With its membership finally complete, it's good to see the Philadelphia School Reform Commission begin to map out how it plans to choose a new superintendent.

Chairman Pedro Ramos seems to understand the urgency. The five-member commission began preliminary talks about the search Friday, which was the same day that newly confirmed member Feather Houstoun attended her first SRC meeting.

It would have been even more encouraging had Ramos announced a timeline and the likely criteria for replacing former schools CEO Arlene Ackerman. At this pace, it appears that the district won't have a new superintendent before the start of the 2012-13 school year.

In many respects, sooner would be better. With an interim superintendent in charge, the district finds itself in a type of limbo where past policies remain the rule but no one really knows for how long. The situation necessarily stifles innovation. Bold strokes can't be made when they are subject to being pushed back later.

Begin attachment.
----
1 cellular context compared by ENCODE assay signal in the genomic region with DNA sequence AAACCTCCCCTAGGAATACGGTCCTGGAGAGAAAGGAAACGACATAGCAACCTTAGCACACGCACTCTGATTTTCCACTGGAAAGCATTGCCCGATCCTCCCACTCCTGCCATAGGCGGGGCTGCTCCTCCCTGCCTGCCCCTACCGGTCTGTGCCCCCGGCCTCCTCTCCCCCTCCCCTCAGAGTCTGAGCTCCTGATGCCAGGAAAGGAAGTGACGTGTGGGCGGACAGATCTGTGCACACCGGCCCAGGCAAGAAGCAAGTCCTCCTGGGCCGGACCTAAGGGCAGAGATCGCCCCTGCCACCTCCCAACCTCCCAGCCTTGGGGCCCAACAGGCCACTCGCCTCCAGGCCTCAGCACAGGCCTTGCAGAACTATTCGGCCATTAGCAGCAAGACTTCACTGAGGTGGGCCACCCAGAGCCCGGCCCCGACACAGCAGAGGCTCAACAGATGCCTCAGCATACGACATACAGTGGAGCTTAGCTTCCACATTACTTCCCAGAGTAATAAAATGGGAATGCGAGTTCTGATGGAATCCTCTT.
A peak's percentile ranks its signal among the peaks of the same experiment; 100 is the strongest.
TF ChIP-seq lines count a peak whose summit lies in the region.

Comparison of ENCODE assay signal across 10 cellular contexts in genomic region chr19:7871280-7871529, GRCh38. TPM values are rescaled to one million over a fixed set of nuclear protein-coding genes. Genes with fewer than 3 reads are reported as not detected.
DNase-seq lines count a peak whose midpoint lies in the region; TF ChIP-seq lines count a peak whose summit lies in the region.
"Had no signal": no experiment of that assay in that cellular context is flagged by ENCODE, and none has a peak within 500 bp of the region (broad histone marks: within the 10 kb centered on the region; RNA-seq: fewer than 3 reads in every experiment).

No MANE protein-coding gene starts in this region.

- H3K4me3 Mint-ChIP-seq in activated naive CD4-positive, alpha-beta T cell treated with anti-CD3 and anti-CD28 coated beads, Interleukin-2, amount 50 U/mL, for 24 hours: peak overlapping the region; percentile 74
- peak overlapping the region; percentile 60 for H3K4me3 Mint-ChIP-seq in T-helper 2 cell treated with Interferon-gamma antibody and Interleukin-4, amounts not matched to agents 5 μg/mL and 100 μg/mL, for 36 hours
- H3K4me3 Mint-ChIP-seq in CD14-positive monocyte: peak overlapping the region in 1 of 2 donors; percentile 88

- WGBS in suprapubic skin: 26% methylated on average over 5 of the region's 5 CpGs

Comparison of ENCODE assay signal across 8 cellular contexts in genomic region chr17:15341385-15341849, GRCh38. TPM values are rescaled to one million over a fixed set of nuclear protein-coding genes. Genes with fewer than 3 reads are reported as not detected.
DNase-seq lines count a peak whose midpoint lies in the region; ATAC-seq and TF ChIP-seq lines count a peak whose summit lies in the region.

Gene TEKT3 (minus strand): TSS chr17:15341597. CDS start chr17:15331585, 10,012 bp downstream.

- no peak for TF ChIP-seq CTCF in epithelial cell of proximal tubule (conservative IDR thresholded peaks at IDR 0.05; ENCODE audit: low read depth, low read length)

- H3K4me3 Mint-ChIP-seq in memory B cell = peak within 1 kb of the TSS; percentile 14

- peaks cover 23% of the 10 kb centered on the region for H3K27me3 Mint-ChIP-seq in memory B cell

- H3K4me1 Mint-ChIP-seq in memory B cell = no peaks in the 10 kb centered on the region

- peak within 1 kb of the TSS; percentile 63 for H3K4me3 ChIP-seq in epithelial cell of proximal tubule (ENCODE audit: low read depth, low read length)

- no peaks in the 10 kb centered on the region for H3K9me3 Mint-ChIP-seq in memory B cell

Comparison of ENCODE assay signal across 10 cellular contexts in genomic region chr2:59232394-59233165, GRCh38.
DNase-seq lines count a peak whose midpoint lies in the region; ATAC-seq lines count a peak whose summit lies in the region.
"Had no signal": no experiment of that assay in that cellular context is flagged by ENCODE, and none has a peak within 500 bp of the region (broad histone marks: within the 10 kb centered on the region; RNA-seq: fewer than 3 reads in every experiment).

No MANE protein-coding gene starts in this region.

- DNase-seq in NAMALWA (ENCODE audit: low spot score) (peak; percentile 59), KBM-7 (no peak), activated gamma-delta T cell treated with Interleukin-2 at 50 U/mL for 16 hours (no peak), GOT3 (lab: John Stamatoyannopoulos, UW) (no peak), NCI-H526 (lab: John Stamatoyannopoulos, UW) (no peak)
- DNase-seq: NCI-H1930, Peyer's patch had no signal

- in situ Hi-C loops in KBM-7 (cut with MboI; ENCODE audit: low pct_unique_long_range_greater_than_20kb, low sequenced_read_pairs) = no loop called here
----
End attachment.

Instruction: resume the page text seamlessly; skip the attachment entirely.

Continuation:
Leroy D. Nunery II has been acting superintendent since Ackerman left abruptly in August after too many public clashes with the SRC. Nunery, who wants the job permanently, has done a good job steadying the ship following Ackerman's departure. But the SRC must carefully weigh whether Nunery was too close to the Ackerman administration to represent real change.

A national search clearly seems warranted. The newly retooled SRC must hire the right leader to tackle the many challenges facing the 155,000-student district, which has been plagued for years by poor test scores, a high dropout rate, and persistent violence.

Some fundamental qualities are needed in the next superintendent to avoid the pitfalls that derailed Ackerman. First and foremost, he or she must be able to navigate the choppy political waters in Philadelphia, and Harrisburg, which hold the purse strings that fund the district.

The next CEO must work cooperatively with the SRC, which must provide oversight without becoming a rubber stamp. The new chief should have a proven record in an urban system and be able to win the support of both teachers and administrators.

Ackerman did some things right, and the next superintendent should build upon successful programs, such as the Renaissance Schools. With its makeover, the SRC is in better position to improve city schools. But choosing a new superintendent will be its biggest test.